LONDON — Opponents of Jeremy Corbyn, the left-wing leader of Britain’s Labour Party, usually claim one of two things about him: that his politics are extreme and will lead the party to electoral oblivion, or that his values are admirable but he is too incompetent to put them into effect.
These two arguments seem contradictory, but in Mr. Corbyn’s handling of an anti-Semitism scandal that has hung over the Labour Party, they have converged. In April, after months of accusations of anti-Semitism among party members, particularly on social media, Mr. Corbyn ordered an inquiry and asked Shami Chakrabarti, who had just stepped down as the director of Britain’s leading civil liberties organization, Liberty, to head it. So far, so good.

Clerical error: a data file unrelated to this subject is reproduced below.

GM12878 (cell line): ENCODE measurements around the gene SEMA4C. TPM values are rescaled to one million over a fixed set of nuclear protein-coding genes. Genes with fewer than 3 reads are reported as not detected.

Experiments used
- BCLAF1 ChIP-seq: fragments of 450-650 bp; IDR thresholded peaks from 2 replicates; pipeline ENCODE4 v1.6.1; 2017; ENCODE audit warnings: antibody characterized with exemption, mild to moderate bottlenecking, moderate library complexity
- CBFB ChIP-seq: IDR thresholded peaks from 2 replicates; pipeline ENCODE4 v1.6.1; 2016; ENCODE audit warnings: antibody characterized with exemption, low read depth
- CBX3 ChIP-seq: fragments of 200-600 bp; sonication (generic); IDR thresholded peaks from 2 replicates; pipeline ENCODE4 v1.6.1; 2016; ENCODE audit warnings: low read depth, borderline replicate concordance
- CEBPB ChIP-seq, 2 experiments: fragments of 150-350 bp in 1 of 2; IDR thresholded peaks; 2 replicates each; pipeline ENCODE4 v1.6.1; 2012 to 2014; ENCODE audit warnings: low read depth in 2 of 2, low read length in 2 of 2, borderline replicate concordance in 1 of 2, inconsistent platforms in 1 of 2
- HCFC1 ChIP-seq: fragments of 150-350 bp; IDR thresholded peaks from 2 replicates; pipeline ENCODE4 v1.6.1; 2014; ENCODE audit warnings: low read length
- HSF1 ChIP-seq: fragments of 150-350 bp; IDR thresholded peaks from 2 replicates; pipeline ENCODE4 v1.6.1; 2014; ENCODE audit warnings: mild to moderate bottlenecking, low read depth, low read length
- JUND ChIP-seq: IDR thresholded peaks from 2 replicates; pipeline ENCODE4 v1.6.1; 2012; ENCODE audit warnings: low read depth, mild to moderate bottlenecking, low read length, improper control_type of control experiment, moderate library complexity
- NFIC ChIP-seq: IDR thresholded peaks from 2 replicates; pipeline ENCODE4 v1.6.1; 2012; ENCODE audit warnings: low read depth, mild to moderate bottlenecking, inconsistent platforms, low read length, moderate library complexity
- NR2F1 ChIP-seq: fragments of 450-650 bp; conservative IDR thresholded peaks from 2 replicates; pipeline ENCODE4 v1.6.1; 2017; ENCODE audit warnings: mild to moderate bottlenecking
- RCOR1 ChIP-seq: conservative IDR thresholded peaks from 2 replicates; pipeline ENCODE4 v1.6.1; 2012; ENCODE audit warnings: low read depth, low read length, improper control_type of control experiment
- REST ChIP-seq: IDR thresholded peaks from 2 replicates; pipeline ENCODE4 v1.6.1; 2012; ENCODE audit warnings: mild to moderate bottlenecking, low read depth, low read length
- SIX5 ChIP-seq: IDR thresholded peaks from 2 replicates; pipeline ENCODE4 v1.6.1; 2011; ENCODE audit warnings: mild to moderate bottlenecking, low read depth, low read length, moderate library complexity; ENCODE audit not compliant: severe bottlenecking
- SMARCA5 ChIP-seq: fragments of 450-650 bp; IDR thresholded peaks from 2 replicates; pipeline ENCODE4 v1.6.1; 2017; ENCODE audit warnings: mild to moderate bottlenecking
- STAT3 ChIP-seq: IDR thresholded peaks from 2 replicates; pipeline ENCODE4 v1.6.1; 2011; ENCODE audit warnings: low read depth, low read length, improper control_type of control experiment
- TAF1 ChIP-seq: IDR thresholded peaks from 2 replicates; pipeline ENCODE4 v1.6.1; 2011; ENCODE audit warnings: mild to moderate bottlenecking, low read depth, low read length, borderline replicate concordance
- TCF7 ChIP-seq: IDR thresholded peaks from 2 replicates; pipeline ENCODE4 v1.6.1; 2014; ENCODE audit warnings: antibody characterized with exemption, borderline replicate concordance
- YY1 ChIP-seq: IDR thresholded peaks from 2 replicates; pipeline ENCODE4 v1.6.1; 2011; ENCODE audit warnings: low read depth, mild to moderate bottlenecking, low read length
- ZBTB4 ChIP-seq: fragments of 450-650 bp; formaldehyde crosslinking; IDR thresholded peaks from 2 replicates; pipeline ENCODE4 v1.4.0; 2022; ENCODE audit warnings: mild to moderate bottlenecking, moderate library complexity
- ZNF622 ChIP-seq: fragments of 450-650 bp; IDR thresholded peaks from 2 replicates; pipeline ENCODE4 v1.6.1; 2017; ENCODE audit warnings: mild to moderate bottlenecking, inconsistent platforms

The aftermath of her report, however, has aggravated the very wounds it was supposed to heal.